Special to the Journal
You may have read in the news lately about a fairly recent discovery in astronomy that is leaving astronomers questioning what they know about the life cycles and behavior of stars. An astronomer at Thronateeska Heritage Center says not to have worries about a recent discovery in our universe, though. Despite its enormous magnetic field, its safe distance away will cause no foreseeable problems in the near future for Earth.
An odd kind of neutron star called a “magnetar” because of its massive magnetic field is puzzling astronomers at the European Southern Observatory’s Very Large Telescope in Chile. It is located in the constellation Ara (the Altar), 16,000 light years away in a star cluster called Westerlund 1. This cluster is 3.5 to 5 million years old and should not have produced a “magnetar” because it is too young. Another problem is that the star that created this “magnetar” was far too large to have done what it did; it should have made a black hole out of its supernova remnant. The magnetic field that this “magnetar” has generated is about one million billion times stronger than that of Earth.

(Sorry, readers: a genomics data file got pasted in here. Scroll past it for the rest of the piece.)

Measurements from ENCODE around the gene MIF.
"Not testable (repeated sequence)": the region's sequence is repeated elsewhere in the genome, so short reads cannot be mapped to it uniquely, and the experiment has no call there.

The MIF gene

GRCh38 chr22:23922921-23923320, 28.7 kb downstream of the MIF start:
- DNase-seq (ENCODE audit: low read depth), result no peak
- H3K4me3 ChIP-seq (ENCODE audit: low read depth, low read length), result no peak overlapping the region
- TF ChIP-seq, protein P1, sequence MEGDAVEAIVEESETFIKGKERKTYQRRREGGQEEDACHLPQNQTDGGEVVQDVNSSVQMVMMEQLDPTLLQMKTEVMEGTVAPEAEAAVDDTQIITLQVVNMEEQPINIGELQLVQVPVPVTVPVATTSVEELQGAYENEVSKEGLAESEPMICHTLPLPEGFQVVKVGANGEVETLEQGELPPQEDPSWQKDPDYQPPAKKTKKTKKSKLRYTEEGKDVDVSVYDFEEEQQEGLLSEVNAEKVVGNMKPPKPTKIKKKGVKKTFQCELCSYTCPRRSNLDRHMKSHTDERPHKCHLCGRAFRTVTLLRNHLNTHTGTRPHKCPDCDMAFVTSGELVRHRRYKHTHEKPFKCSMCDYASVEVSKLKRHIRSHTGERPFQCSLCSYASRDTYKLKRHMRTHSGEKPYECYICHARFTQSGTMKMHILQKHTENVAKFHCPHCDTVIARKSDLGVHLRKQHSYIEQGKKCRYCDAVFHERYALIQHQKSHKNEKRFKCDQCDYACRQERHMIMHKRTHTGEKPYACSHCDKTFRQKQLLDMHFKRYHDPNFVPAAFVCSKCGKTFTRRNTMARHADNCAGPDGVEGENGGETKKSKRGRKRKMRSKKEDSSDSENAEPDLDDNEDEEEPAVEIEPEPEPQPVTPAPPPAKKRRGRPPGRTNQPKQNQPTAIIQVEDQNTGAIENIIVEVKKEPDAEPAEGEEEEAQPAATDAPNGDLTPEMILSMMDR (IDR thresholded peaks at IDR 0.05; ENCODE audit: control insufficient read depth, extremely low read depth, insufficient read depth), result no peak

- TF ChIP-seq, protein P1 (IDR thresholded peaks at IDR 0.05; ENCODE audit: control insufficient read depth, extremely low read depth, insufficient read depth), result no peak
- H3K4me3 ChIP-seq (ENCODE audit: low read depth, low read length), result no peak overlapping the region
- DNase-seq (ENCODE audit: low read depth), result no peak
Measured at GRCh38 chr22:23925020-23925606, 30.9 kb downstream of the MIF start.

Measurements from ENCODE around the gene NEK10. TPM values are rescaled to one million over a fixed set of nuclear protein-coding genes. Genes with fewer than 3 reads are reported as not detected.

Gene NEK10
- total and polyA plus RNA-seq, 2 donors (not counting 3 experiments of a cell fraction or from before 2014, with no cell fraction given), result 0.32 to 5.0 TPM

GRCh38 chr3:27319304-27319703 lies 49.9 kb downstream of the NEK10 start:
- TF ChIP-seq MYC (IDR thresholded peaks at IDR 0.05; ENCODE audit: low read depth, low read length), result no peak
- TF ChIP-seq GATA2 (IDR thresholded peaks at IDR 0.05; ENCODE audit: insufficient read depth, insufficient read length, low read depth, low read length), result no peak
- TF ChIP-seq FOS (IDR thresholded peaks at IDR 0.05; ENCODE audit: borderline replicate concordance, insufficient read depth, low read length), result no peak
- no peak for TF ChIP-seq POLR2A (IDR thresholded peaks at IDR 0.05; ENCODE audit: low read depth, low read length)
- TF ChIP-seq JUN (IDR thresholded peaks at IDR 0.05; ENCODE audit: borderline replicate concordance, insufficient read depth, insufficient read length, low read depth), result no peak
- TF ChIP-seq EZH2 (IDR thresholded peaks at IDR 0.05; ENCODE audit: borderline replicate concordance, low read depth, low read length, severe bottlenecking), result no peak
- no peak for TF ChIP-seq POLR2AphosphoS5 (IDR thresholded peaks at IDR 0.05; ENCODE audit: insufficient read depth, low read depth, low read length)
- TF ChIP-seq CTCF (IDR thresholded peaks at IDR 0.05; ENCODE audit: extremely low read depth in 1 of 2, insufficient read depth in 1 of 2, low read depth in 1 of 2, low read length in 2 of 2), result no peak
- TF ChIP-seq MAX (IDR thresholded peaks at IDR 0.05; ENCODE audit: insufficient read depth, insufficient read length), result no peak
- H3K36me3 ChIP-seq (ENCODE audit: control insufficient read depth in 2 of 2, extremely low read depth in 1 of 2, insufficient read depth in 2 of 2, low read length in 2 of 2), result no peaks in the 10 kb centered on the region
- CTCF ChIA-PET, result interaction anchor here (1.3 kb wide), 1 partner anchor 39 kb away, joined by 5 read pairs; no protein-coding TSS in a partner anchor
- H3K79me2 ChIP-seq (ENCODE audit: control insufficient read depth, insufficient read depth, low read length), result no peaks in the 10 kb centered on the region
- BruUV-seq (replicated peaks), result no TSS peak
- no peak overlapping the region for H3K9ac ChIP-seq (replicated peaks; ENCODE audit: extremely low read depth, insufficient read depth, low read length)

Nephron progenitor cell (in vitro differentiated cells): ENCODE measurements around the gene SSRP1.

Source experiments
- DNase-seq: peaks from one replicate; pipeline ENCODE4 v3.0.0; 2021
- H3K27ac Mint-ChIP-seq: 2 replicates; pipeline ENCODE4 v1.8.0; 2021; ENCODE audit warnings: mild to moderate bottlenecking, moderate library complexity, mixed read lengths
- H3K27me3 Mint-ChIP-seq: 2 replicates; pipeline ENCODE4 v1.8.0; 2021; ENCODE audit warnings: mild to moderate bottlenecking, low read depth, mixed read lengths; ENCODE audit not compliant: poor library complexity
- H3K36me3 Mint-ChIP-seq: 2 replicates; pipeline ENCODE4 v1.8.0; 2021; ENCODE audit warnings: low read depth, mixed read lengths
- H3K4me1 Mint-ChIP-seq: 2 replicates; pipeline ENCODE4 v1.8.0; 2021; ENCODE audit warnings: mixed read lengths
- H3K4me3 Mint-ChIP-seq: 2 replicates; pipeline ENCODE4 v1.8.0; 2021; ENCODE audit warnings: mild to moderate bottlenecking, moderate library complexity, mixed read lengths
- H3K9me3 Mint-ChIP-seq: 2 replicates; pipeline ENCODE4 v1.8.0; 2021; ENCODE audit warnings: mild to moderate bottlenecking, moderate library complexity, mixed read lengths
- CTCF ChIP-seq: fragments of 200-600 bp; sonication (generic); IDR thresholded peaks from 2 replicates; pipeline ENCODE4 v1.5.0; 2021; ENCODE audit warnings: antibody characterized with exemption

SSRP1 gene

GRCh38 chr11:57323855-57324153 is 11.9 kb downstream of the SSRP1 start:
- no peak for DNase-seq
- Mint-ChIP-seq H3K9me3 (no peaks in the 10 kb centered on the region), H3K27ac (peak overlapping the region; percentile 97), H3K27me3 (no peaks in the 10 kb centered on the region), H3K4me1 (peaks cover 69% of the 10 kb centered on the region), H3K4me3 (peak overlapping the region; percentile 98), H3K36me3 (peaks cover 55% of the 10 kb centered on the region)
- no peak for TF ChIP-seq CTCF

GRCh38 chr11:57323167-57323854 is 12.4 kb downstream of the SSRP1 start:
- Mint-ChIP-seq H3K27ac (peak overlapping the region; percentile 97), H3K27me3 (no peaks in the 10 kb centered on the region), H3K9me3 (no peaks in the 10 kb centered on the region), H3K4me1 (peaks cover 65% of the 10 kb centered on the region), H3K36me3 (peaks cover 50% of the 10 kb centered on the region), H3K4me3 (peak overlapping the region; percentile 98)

This strange behavior is causing a dilemma for astronomers. Because the giant collapsing star that created the “magnetar” did not behave as it should have, this might rewrite the book on stellar evolution of massive
Thronateeska Heritage Center is a 501(c)3 not-for-profit organization located at 100 West Roosevelt Avenue, Albany, Georgia. Facilities include the History Museum, Wetherbee Planetarium, Science Museum, and Transportation Museum. Admission is free to the History & Science Museum. Annual Memberships are available. Group reservations may be scheduled by contacting the Thronateeska Heritage Center office at 432-6955.